Saturday, June 30, 2012

Getting Back to Normal

Life is beginning to return to some semblance of normal. The skies are mostly blue and the smell of smoke is almost gone. I can see the outline of the mountains - but my former clear views are still obstructed by a smoky haze. It's just as well because when it does clear, the view of the charred foothills is heart-breaking.

Tens of thousands of Colorado Springs residents are still misplaced - but more and more are getting to return home to empty the spoiled food from refrigerators and access the smoke and water damage. But they are the lucky ones. Too many people won't get to go home for a very, very long time. It's been quite a week.

We are getting a new roof! The hail storm in early June damaged our cedar shake roof beyond repair. Once again, our wonderful insurance company (The Hartford) is stepping up to the plate and will pay to replace it. 

Yesterday we sat outside on the patio, counting our blessings and watched 5 Black-capped Chickadees play in the yard. They are the cutest little birds!

We also had a visit from this handsome Red-shafted Northern Flicker.

I still have a few pictures from our trip to Yellowstone to post - but it's too nice a day to sit indoors so they will have to wait.

Wednesday, June 27, 2012

Waldo Canyon Fire

I like to post pictures of beautiful things, but here in Colorado Springs Mother Nature has dealt us a lousy hand and we are dealing with a catastrophic wild fire. 

Saturday, June 23, 2:30 p.m.
From Palmer Park shortly after the fire started

3:00 p.m.
from Coronado High School 

6:30 p.m.
from our backyard

From our backyard - those are not clouds, that is the fire.

Sunday, June 24, 7:00 a.m.
from Palmer Park
Smoke & Haze

from Coronado High School
Watching the fire grow

Monday, June 25
taken from Centennial and Fillmore
Pyrocumulus Cloud

Tuesday, June 26, 2:30 p.m.
from Coronado High School
Media Central

C-130 Maffs (Modular Airborne Fire Fighting System)

Coronado High School was media central
5:00 p.m.
taken in front of our house

5:30 the firestorm moved in
taken from Colorado Springs Gulf Club and UCCS

8:00 p.m.
taken in front of our house

We currently have 1000 firefighters in the field. The fire has burned many homes in the Mountain Shadows and Peregrine areas high in the foothills and covers over 15,000 acres. Over 32,000 people are displaced. The fire is within 1 mile of the Air Force Academy. 

Friday, June 22, 2012

Yellowstone Birds

 There are over 300 species of birds in Yellowstone. I had the official list and expected to spend time looking for them all but with only a couple of days in the park - dedicated birding didn't happen. Most of the time we were in the car driving the figure 8 inside the 3-thousand square mile area. There are lots of stops, lookouts, picnic areas, short walks and photo opportunities but many of the hiking trails away from populated areas were closed because of bear activity.

Western Tanager
This was the first year we didn't have migrating Western Tanagers in our backyard, so I was thrilled to see them in Wyoming.

Western Tanager

Western Tanager
This handsome, hungry guy was posing for me along the side of the road where we had stopped to check out a bear sighting. 

It's common in the park to see a gathering of people where wildlife has been spotted. As we were hiking back to see yet another beautiful mountain stream vista, several tripods and cameras with ridiculous lenses were set up along the walkway. We assumed the friendly English visitors were looking at the far-away hills for wolves, but they had their cameras aimed at a small hole in a large tree stump not a dozen feet from the path where a Williamson's Sapsucker had a nest. Hearing that, I joined the long wait for the birds to make an appearance.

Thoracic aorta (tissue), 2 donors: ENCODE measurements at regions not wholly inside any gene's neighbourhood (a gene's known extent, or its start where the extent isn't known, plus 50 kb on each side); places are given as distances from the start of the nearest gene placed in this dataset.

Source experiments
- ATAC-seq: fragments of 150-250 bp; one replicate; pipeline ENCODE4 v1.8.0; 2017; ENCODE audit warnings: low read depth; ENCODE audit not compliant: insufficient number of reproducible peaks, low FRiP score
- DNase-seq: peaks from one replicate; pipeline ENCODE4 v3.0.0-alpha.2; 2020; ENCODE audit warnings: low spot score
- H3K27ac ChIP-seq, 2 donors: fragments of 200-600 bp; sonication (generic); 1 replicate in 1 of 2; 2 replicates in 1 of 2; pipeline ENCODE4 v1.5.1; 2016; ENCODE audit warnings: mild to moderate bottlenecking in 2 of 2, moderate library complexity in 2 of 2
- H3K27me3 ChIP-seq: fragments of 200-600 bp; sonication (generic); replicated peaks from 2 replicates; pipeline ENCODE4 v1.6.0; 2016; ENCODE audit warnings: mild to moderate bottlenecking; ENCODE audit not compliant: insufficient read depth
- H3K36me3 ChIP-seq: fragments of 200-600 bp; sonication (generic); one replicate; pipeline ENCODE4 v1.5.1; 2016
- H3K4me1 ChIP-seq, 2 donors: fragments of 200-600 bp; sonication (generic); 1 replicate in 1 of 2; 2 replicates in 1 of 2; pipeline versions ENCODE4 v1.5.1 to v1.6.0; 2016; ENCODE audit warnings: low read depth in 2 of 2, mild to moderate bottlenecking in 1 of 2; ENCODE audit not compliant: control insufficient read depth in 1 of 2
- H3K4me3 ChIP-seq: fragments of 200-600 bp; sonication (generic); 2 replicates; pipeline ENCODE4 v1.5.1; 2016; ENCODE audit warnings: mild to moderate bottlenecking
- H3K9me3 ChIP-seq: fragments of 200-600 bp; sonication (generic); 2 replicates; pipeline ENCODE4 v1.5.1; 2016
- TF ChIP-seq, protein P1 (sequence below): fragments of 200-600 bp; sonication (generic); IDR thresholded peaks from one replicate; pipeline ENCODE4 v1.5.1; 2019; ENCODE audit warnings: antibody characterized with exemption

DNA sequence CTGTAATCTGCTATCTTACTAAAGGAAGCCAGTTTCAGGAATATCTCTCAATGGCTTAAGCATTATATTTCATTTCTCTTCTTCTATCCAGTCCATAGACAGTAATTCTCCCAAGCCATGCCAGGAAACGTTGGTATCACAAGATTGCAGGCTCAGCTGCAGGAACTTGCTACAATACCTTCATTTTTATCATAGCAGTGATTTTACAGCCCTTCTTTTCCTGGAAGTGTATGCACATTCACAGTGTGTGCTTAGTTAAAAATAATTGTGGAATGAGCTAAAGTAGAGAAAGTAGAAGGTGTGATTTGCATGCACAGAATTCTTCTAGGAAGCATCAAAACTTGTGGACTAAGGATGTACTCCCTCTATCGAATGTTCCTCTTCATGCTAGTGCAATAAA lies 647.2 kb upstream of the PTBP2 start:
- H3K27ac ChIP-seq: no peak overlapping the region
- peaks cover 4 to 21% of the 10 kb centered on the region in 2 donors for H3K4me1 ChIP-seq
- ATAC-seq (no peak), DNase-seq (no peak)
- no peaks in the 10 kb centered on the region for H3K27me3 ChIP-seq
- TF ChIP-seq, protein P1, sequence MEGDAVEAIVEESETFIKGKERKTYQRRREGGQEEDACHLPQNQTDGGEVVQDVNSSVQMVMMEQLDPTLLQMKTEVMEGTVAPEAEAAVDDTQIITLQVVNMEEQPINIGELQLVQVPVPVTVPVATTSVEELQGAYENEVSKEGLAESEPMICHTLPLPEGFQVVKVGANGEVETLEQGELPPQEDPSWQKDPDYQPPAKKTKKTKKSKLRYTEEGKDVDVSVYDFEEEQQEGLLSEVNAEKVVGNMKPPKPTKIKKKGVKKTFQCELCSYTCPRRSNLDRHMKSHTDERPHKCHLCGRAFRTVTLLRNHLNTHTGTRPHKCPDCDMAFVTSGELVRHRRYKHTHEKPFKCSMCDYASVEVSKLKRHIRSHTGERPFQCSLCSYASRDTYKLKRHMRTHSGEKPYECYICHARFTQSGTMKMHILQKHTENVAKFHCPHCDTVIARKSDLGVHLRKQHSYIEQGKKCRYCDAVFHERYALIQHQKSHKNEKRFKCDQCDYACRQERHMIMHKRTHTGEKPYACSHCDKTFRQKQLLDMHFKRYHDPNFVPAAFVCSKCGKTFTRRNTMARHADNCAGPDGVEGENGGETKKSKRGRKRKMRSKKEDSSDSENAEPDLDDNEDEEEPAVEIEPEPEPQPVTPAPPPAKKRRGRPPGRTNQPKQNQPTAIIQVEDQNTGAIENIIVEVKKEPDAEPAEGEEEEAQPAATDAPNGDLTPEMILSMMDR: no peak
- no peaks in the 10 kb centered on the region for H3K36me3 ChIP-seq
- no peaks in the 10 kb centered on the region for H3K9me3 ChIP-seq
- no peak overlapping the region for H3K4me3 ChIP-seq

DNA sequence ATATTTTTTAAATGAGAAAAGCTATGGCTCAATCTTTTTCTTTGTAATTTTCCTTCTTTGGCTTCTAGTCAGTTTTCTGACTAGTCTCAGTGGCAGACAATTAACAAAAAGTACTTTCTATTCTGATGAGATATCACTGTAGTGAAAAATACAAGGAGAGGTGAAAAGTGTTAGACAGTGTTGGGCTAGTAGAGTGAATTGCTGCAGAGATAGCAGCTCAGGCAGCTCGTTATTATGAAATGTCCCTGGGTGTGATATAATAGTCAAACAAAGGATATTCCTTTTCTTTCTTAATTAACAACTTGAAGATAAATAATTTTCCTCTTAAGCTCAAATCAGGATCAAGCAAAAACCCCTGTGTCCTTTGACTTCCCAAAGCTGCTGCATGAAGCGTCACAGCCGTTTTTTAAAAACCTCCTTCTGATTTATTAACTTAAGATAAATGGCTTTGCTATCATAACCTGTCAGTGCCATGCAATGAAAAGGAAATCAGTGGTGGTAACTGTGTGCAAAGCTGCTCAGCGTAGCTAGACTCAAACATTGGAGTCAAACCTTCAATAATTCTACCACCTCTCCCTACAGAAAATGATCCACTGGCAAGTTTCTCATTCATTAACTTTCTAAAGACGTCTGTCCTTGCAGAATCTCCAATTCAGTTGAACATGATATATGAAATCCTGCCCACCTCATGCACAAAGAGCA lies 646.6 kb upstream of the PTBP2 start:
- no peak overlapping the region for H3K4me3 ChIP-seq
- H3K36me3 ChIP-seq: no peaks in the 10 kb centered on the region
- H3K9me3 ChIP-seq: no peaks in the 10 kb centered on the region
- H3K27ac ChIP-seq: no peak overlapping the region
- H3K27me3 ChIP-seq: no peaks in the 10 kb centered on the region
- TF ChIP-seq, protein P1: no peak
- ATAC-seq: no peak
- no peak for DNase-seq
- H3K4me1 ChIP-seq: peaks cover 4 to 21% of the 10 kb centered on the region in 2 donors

Williamson's Sapsucker (female)
The female was inside the nest. When she left, we knew it wouldn't be long before the male appeared. The female looks very different from the male.

Williamson's Sapsucker (male)

Soon, the colorful male appeared. He landed on the back of the stump and quickly walked around to the side so I could get a great look at his colors - black and white with a bright yellow belly and red chin.

Williamson's Sapsucker
 I wish my picture was clearer but I was focused on the hole in the tree.

Williamson's Sapsucker
 His back is not as interesting. This was a Life Bird for both Bill and me.

Canada Geese
 We saw lots of Canada Geese along Lake Yellowstone.

Barrow's Goldeneye
 Our first day in the Park was extremely windy - so windy that trees blew over closing roads until they could be cleared. The lake was so choppy that many of the ducks were hugging the shoreline. It was very difficult to get decent pictures. We have Common Goldeneye Ducks here in Colorado, but this was my first sighting of a Barrow's Goldeneye.

Cliff Swallow
 I don't think I've ever seen as many Swallows as I saw this trip; Tree Swallows, Violet-green Swallows and Cliff Swallows. They are impossible to photograph in flight so I was glad to have some pose in their nests.

Cliff Swallow
 These mud nests were lined up on the back-side of one of the clean, well-stocked rest rooms that are abundant throughout the Park.

Violet-green Swallows
Dark-eyed Junco
Green-winged Teal
 All of the many, many ducks were far away so pictures were challenging - especially in the wind. We saw 3 kinds of Teal - Cinnamon, Blue-winged and Green-winged.

Red-breasted Merganser
 And we saw lots and lots of Mergansers with their unique profiles.

Lesser Scaup
 I hope I have these Scaup identifications correct!

Greater Scaup
Red-winged Blackbird
I was surprised to see so much water in the Park - lakes, ponds, streams, rivers - water everywhere. And where there is water, there are Red-winged Blackbirds.